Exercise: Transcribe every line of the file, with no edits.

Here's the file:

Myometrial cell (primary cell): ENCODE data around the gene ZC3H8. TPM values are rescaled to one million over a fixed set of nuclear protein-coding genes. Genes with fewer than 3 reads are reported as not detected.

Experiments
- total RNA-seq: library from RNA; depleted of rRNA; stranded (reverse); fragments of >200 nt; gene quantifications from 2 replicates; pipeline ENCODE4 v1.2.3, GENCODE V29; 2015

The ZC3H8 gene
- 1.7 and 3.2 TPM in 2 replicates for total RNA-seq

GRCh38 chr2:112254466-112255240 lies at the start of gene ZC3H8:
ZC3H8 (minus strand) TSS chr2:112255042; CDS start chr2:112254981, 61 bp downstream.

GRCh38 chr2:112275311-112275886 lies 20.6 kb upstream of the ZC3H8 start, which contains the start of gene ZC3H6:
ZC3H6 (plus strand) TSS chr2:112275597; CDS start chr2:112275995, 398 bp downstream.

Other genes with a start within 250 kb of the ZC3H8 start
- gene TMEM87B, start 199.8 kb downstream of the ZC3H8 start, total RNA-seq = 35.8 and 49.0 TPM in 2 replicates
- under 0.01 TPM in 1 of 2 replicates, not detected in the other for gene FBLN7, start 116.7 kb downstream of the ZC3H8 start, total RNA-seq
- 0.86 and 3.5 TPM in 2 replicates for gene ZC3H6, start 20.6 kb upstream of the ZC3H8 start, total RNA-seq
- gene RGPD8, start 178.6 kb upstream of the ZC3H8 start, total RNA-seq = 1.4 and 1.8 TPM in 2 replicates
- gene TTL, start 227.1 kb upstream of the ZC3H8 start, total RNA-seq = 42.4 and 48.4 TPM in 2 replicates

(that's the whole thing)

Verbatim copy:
Myometrial cell (primary cell): ENCODE data around the gene ZC3H8. TPM values are rescaled to one million over a fixed set of nuclear protein-coding genes. Genes with fewer than 3 reads are reported as not detected.

Experiments
- total RNA-seq: library from RNA; depleted of rRNA; stranded (reverse); fragments of >200 nt; gene quantifications from 2 replicates; pipeline ENCODE4 v1.2.3, GENCODE V29; 2015

The ZC3H8 gene
- 1.7 and 3.2 TPM in 2 replicates for total RNA-seq

GRCh38 chr2:112254466-112255240 lies at the start of gene ZC3H8:
ZC3H8 (minus strand) TSS chr2:112255042; CDS start chr2:112254981, 61 bp downstream.

GRCh38 chr2:112275311-112275886 lies 20.6 kb upstream of the ZC3H8 start, which contains the start of gene ZC3H6:
ZC3H6 (plus strand) TSS chr2:112275597; CDS start chr2:112275995, 398 bp downstream.

Other genes with a start within 250 kb of the ZC3H8 start
- gene TMEM87B, start 199.8 kb downstream of the ZC3H8 start, total RNA-seq = 35.8 and 49.0 TPM in 2 replicates
- under 0.01 TPM in 1 of 2 replicates, not detected in the other for gene FBLN7, start 116.7 kb downstream of the ZC3H8 start, total RNA-seq
- 0.86 and 3.5 TPM in 2 replicates for gene ZC3H6, start 20.6 kb upstream of the ZC3H8 start, total RNA-seq
- gene RGPD8, start 178.6 kb upstream of the ZC3H8 start, total RNA-seq = 1.4 and 1.8 TPM in 2 replicates
- gene TTL, start 227.1 kb upstream of the ZC3H8 start, total RNA-seq = 42.4 and 48.4 TPM in 2 replicates